The cinnamon challenge, it sounds innocent enough, but lately there’s been a disturbing trend of children and teens requiring medical attention after trying to complete this popular internet task. If you haven’t yet heard of this sensation, the premise is very simple, take a spoonful of ground or powdered cinnamon and try to swallow all of it quickly and without any liquid to help.
So, how is this dangerous? According to the Association of Poison Control Centers, about 88 percent of calls received during the first quarter of 2012 were related to the cinnamon challenge. That number is a more than 240 percent increase for the entirety of similar calls from 2011. Of the 139 calls received concerning the misuse of cinnamon, 30 of the callers required medical attention for their situation.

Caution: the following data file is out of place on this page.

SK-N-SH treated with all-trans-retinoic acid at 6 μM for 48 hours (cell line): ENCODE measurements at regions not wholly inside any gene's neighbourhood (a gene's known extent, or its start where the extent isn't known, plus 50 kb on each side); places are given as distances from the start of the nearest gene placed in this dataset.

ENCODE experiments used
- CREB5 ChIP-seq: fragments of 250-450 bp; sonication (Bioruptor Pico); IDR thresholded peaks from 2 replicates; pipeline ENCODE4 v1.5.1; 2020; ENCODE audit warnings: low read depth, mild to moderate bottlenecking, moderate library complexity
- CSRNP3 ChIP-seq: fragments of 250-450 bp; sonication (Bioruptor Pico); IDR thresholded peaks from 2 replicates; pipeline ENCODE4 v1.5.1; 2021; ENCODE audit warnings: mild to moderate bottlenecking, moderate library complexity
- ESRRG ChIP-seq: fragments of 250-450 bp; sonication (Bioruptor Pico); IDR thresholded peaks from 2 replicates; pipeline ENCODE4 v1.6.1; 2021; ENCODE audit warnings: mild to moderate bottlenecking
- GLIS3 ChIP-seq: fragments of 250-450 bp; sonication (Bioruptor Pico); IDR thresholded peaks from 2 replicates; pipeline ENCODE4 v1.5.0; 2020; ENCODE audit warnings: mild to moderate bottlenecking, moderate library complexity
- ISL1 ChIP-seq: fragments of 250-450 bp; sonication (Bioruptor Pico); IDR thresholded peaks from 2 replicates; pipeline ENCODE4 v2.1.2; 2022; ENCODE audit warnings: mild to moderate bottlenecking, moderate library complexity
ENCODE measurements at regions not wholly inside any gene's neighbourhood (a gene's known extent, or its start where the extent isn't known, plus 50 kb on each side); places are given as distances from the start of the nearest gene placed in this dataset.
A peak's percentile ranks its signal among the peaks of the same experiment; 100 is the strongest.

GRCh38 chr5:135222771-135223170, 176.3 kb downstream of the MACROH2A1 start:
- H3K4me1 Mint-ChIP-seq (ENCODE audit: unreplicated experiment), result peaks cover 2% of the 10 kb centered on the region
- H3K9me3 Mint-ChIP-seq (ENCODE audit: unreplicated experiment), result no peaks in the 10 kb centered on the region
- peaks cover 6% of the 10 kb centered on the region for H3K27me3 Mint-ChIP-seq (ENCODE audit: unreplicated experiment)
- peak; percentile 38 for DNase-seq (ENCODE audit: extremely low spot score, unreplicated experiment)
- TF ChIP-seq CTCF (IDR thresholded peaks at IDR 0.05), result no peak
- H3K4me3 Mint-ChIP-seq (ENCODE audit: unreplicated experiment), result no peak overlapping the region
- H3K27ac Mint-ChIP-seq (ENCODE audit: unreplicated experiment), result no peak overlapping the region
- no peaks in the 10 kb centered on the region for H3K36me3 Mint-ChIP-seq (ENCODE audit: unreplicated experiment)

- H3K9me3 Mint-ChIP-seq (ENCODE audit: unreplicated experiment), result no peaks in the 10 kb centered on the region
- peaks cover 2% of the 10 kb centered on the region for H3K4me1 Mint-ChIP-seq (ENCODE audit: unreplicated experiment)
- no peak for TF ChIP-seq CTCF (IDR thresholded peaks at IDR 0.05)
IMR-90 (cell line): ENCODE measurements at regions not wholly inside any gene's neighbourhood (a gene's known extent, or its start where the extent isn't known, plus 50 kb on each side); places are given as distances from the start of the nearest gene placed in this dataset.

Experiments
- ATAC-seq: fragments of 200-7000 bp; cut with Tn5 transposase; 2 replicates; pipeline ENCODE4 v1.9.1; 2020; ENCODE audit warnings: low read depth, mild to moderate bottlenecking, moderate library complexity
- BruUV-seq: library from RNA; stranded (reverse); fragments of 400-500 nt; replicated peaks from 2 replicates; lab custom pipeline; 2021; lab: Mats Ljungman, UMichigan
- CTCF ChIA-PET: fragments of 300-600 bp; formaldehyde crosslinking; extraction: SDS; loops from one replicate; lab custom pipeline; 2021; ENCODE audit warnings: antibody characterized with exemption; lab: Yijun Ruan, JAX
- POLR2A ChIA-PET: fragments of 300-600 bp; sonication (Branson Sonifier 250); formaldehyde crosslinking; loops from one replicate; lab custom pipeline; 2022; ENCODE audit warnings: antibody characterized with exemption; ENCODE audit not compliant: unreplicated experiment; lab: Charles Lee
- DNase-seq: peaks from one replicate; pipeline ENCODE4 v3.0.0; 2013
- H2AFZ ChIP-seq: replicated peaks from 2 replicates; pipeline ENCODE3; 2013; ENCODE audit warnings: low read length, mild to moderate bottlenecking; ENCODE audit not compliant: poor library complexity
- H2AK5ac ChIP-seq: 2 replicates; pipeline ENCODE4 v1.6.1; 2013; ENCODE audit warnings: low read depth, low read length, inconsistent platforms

Dr. Robert Glatter, an emergency medicine physician at Lenox Hill Hospital in New York City, cautioned, “Choking is the main hazard. Choking can aspirate the powder into your upper airways and small passages of your lungs. It can cause an inflammatory reaction.”
Cinnamon causes extreme drying of the mouth and throat went ingested in large quantities such as the challenge. “This drying effect of the cinnamon is dangerous,” Glatter says. “That’s why people feel like they want to choke.”
The cinnamon challenge has been made popular through hundreds of videos on YouTube showing people of all ages trying to accomplish the seemingly innocuous task of swallowing a spoonful of cinnamon. The challenge gained more popularity after being showcased on the Comedy Central television program Tosh.O. CBS News reports that teens and young adults may have trouble recognizing the dangers when they see media stars and politicians such as Illinois Governor Pat Quinn trying the challenge in a light hearted manner.